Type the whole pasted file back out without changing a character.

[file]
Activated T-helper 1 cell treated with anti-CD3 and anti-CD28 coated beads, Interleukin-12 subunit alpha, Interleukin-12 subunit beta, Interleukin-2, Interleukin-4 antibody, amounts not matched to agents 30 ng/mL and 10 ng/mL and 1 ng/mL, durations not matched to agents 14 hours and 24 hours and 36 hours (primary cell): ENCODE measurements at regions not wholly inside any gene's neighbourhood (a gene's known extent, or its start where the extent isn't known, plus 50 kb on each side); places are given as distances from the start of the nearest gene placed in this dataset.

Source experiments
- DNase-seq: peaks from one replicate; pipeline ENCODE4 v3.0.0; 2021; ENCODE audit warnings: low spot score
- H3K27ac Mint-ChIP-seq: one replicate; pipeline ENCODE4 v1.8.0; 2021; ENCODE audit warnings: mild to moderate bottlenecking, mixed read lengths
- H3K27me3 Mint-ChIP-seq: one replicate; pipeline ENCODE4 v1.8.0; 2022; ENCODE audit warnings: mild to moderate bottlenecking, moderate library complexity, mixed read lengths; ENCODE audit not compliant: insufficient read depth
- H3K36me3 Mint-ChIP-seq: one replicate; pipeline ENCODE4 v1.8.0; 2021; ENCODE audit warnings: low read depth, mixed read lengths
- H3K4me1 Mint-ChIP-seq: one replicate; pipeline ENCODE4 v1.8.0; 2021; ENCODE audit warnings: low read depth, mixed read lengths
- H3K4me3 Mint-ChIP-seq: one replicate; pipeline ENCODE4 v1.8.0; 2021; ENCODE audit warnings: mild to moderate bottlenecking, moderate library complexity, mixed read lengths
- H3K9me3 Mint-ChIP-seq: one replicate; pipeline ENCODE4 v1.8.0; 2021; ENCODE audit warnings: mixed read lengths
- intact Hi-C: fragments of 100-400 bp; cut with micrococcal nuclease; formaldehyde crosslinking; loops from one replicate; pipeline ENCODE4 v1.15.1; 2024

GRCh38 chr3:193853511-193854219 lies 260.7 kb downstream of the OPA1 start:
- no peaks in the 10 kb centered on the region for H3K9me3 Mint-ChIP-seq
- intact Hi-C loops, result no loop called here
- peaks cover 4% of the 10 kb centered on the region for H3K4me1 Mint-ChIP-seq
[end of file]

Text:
Activated T-helper 1 cell treated with anti-CD3 and anti-CD28 coated beads, Interleukin-12 subunit alpha, Interleukin-12 subunit beta, Interleukin-2, Interleukin-4 antibody, amounts not matched to agents 30 ng/mL and 10 ng/mL and 1 ng/mL, durations not matched to agents 14 hours and 24 hours and 36 hours (primary cell): ENCODE measurements at regions not wholly inside any gene's neighbourhood (a gene's known extent, or its start where the extent isn't known, plus 50 kb on each side); places are given as distances from the start of the nearest gene placed in this dataset.

Source experiments
- DNase-seq: peaks from one replicate; pipeline ENCODE4 v3.0.0; 2021; ENCODE audit warnings: low spot score
- H3K27ac Mint-ChIP-seq: one replicate; pipeline ENCODE4 v1.8.0; 2021; ENCODE audit warnings: mild to moderate bottlenecking, mixed read lengths
- H3K27me3 Mint-ChIP-seq: one replicate; pipeline ENCODE4 v1.8.0; 2022; ENCODE audit warnings: mild to moderate bottlenecking, moderate library complexity, mixed read lengths; ENCODE audit not compliant: insufficient read depth
- H3K36me3 Mint-ChIP-seq: one replicate; pipeline ENCODE4 v1.8.0; 2021; ENCODE audit warnings: low read depth, mixed read lengths
- H3K4me1 Mint-ChIP-seq: one replicate; pipeline ENCODE4 v1.8.0; 2021; ENCODE audit warnings: low read depth, mixed read lengths
- H3K4me3 Mint-ChIP-seq: one replicate; pipeline ENCODE4 v1.8.0; 2021; ENCODE audit warnings: mild to moderate bottlenecking, moderate library complexity, mixed read lengths
- H3K9me3 Mint-ChIP-seq: one replicate; pipeline ENCODE4 v1.8.0; 2021; ENCODE audit warnings: mixed read lengths
- intact Hi-C: fragments of 100-400 bp; cut with micrococcal nuclease; formaldehyde crosslinking; loops from one replicate; pipeline ENCODE4 v1.15.1; 2024

GRCh38 chr3:193853511-193854219 lies 260.7 kb downstream of the OPA1 start:
- no peaks in the 10 kb centered on the region for H3K9me3 Mint-ChIP-seq
- intact Hi-C loops, result no loop called here
- peaks cover 4% of the 10 kb centered on the region for H3K4me1 Mint-ChIP-seq